The big E.U. summit is over, and Mrs May next week will be able to resume her normal Sunday churchgoing routine. Over the next two weeks she will try to sell her Brexit deal to the public, hoping they will compel MPs to fall into line and stop ‘bickering’ as one rightwing newspaper put it (reflecting their respect for democratic debate). I wonder if this will be the fortnight when the yellow press goes into full-on ‘no deal’ mode. They can’t be happy with the bodge May has engineered in cahoots with those conniving foreigners. A deal so bad we’ll have to stump up £39 billion for it – I’d like to see a breakdown of how that money is to be spent.
I suppose the biggest impediment to a second referendum will be sheer Brexit fatigue. It’s hard to see how the position we now find ourselves in could be any more inconclusive. Any hopes it will be all over before Christmas are likely to be dashed. This looks like the 21st century equivalent of the First World War, with huge sacrifices made for little gain and no end in sight.
Of course I am biased, but Labour’s demand for a general election makes sense. If May can’t get her flagship deal through Parliament, then she doesn’t deserve to stay on as Prime Minister. This is too central to her authority. Most pro-Brexit Tories (and DUP ejits) however would vote to keep her on, fearful of precipitating their own demise. So she could limp on, and that would definitely result in no deal. The last thing on her mind is another general election. No deal would then be presented as a triumph, and she would commence rebuilding her authority at least with the Brexit supporting section of the public. She could be with us until 2022 and beyond. The Brexiteers only have to hope that the economy doesn’t collapse in the meantime.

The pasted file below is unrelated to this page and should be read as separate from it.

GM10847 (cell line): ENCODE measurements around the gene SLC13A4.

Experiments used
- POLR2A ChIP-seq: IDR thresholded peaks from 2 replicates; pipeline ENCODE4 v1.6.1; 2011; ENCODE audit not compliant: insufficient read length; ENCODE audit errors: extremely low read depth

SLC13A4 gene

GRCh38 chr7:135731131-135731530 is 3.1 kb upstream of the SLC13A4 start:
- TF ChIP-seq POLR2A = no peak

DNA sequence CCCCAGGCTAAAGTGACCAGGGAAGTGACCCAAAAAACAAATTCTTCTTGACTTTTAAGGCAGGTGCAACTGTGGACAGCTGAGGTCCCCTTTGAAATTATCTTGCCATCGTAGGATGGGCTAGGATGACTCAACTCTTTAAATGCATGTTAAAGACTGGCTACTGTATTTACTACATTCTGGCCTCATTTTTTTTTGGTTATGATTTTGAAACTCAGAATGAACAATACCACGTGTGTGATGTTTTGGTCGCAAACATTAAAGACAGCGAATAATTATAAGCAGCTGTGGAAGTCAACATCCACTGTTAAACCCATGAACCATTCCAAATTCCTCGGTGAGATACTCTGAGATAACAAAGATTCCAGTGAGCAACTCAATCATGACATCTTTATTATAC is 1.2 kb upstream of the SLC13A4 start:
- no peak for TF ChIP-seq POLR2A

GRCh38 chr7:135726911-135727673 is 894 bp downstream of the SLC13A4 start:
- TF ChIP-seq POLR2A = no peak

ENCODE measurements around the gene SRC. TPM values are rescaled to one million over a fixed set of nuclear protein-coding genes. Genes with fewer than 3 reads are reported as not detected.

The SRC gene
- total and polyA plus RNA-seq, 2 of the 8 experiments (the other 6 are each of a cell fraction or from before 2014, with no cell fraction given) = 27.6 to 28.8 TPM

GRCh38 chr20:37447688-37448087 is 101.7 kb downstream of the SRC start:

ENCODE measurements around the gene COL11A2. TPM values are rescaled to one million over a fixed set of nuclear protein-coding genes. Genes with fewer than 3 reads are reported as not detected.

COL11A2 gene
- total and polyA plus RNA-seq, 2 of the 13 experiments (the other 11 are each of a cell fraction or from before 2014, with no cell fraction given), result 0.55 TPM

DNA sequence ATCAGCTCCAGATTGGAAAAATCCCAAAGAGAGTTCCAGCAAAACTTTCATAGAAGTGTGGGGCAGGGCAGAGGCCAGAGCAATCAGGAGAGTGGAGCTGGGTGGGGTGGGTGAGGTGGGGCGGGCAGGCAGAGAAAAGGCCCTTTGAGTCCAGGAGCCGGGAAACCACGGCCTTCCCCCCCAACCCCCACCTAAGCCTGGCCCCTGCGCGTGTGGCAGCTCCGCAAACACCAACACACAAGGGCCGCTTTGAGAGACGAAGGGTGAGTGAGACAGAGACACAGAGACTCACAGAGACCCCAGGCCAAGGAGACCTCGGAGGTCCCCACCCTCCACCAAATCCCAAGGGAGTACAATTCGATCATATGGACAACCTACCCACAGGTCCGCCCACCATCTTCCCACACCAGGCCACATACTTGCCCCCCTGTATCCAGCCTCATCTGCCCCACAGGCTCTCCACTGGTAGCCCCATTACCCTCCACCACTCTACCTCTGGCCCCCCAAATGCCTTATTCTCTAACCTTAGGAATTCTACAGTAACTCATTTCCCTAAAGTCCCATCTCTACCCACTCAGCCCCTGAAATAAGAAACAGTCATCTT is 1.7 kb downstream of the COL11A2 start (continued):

P.S. It’s time for a vote of no confidence in BBC political editor Laura Kuenssberg. Her utterly uninformative reporting yesterday from Brussels was excruciating. As if even a hermit didn’t know that yesterday’s summit was the culmination of two fraught years’ of negotiating, or that May now faces the biggest test of her political career. Her commentary is a combination of political cliché and yesterday’s weather forecast. Particularly embarrassing when compared to Europe correspondent Katya Adler, who at least seems to pass on information you haven’t heard before. Crap reporting surely adds to Brexit fatigue.